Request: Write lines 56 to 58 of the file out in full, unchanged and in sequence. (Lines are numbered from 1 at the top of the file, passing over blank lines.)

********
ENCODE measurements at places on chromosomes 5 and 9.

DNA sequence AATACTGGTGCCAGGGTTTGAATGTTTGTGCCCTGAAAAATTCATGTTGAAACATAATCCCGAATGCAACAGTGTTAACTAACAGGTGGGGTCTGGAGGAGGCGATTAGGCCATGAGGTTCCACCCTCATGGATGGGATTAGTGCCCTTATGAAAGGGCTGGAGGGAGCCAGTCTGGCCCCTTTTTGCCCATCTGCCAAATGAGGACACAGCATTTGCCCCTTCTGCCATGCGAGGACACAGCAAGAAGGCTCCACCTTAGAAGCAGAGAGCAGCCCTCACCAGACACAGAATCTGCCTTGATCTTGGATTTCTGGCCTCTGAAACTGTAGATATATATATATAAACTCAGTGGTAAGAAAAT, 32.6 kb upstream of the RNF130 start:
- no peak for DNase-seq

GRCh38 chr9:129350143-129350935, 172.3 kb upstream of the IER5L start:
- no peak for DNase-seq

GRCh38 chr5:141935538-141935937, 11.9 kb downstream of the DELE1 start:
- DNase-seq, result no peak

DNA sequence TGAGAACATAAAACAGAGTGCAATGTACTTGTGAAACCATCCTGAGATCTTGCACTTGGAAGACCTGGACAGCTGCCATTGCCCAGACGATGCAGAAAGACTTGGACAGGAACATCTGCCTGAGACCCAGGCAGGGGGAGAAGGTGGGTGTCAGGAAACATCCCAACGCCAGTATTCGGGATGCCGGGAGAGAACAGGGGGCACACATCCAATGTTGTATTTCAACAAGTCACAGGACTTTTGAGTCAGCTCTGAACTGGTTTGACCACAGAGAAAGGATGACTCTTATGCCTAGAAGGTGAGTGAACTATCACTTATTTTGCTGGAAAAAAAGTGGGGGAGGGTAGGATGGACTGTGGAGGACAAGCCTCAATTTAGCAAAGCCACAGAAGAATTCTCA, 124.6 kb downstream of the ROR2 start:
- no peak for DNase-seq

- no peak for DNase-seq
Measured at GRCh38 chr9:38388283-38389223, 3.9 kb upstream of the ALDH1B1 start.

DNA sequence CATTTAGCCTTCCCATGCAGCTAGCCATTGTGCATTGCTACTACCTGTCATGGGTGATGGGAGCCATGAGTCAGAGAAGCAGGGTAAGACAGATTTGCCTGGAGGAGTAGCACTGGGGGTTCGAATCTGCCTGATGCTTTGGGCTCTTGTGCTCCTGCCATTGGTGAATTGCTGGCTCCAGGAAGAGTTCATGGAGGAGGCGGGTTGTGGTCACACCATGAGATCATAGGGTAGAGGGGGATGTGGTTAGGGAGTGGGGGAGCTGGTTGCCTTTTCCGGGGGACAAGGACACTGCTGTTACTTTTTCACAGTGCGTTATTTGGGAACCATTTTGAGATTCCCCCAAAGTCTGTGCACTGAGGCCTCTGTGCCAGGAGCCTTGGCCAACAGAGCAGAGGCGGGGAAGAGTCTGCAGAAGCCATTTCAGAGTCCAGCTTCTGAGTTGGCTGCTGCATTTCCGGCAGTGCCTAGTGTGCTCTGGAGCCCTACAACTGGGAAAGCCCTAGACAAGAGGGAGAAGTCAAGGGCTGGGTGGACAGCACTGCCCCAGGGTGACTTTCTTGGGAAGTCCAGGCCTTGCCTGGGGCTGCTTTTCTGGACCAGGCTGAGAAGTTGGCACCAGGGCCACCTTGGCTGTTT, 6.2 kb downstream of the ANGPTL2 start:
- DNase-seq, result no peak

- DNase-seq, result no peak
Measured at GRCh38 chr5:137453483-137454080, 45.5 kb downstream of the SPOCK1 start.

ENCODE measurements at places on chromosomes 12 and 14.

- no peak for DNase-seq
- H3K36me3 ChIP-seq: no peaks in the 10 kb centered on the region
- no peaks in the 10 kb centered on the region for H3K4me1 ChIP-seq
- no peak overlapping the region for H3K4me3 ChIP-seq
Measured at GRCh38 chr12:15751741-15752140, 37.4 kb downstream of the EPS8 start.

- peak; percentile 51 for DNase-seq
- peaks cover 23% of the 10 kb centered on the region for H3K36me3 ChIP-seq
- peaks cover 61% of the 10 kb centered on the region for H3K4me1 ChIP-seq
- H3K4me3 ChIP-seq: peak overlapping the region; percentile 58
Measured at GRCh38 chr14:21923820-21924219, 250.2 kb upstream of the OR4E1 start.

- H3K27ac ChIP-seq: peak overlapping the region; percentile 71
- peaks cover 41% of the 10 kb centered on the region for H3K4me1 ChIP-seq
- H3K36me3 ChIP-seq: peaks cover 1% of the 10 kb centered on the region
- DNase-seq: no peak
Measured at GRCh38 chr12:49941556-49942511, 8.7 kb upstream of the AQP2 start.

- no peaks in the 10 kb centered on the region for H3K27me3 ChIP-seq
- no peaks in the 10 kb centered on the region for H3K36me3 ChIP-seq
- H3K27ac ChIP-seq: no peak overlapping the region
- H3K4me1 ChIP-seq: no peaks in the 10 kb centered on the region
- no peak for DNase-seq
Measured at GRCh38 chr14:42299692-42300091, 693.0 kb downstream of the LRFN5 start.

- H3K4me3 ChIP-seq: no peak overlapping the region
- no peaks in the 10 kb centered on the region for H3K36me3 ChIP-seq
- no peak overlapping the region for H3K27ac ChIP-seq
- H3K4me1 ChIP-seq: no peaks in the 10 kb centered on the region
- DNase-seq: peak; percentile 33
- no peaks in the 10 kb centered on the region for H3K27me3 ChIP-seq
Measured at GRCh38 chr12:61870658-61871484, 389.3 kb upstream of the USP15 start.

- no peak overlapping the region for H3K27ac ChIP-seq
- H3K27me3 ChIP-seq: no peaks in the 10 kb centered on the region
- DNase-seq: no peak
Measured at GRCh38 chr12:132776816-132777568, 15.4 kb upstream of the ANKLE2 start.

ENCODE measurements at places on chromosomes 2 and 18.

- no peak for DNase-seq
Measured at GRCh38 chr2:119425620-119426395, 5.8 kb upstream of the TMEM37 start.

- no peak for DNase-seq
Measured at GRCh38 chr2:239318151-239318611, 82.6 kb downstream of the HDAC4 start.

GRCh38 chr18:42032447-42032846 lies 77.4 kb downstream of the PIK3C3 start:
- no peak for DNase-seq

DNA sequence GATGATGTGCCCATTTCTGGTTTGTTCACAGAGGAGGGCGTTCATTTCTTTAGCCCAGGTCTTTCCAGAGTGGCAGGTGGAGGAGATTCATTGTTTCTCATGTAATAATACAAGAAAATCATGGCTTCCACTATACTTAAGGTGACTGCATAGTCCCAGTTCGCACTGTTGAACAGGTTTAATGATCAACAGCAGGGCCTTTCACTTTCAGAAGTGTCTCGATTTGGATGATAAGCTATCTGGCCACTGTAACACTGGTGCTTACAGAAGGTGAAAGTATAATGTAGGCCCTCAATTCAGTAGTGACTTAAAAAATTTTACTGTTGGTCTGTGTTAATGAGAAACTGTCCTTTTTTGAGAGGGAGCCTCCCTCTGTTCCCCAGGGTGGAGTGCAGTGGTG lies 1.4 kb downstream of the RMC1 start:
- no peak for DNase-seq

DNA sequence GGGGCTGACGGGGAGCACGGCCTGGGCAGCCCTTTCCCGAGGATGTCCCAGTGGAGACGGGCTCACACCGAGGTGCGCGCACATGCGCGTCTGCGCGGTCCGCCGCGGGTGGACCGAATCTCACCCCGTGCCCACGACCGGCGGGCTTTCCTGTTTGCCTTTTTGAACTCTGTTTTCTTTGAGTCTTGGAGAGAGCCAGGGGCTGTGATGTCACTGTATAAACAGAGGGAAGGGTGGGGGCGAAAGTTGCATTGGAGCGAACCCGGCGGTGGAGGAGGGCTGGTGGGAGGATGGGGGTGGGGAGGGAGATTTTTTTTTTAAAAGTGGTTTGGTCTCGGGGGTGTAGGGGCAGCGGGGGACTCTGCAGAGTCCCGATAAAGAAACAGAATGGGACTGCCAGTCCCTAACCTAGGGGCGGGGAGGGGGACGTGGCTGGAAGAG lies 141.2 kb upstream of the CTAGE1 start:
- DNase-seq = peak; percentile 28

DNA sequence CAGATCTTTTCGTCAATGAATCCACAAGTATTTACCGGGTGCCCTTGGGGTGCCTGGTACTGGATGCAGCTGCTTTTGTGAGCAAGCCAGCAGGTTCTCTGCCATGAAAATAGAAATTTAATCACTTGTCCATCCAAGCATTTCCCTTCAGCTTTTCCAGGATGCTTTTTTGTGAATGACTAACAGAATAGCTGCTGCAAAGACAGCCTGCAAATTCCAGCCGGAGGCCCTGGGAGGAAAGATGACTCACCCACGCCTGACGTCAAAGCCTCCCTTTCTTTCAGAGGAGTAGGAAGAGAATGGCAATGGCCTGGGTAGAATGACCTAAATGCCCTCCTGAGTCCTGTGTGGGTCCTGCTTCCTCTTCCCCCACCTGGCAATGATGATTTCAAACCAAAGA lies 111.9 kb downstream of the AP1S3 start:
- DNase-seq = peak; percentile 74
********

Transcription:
DNA sequence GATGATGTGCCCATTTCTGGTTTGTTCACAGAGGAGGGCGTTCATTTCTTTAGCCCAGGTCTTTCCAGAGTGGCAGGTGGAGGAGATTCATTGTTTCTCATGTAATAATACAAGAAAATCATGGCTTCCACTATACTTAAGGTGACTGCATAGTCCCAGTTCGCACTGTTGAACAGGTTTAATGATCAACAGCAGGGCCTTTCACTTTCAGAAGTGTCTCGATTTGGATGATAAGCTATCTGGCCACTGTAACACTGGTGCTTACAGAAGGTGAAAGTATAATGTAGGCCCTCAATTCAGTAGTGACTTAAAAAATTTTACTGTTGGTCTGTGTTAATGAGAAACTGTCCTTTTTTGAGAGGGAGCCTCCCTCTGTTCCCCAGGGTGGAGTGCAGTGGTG lies 1.4 kb downstream of the RMC1 start:
- no peak for DNase-seq

DNA sequence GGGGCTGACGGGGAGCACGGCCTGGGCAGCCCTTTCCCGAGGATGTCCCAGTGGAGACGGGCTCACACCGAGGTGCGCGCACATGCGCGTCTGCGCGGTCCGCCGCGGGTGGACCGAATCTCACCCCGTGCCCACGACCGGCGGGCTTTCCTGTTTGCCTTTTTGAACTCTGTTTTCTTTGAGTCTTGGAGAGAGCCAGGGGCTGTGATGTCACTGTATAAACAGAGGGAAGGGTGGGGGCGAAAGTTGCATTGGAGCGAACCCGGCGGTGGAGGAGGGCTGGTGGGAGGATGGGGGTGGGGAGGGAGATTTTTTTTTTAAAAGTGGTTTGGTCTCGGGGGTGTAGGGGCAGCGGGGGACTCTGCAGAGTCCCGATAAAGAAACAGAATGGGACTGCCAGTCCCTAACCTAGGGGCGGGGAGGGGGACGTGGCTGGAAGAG lies 141.2 kb upstream of the CTAGE1 start: